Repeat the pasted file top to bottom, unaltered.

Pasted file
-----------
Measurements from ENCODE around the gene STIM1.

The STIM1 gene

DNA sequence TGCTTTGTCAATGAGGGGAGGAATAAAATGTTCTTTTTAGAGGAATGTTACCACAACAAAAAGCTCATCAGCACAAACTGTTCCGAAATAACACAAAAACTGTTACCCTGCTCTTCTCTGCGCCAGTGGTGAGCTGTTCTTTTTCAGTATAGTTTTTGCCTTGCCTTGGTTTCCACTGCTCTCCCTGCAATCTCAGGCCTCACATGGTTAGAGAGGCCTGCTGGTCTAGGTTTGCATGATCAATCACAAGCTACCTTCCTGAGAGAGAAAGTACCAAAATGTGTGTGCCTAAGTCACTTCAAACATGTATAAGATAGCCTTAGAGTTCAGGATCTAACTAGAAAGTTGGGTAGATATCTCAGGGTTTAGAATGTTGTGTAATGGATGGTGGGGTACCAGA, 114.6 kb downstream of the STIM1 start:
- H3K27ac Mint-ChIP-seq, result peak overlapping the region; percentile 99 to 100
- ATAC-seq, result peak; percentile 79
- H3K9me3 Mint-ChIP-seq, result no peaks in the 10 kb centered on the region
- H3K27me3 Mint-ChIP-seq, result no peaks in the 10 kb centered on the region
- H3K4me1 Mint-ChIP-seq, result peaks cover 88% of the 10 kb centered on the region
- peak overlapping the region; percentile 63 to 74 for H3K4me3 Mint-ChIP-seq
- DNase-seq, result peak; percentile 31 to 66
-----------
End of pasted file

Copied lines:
Measurements from ENCODE around the gene STIM1.

The STIM1 gene

DNA sequence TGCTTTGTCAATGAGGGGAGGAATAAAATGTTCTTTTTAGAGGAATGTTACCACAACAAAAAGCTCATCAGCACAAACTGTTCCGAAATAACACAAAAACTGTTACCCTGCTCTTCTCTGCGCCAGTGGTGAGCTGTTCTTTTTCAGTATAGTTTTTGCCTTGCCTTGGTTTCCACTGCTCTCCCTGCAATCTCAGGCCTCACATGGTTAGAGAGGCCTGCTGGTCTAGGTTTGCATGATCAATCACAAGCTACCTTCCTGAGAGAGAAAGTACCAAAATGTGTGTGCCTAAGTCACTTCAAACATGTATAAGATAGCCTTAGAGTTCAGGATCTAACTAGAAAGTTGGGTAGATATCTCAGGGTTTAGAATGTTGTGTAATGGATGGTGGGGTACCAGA, 114.6 kb downstream of the STIM1 start:
- H3K27ac Mint-ChIP-seq, result peak overlapping the region; percentile 99 to 100
- ATAC-seq, result peak; percentile 79
- H3K9me3 Mint-ChIP-seq, result no peaks in the 10 kb centered on the region
- H3K27me3 Mint-ChIP-seq, result no peaks in the 10 kb centered on the region
- H3K4me1 Mint-ChIP-seq, result peaks cover 88% of the 10 kb centered on the region
- peak overlapping the region; percentile 63 to 74 for H3K4me3 Mint-ChIP-seq
- DNase-seq, result peak; percentile 31 to 66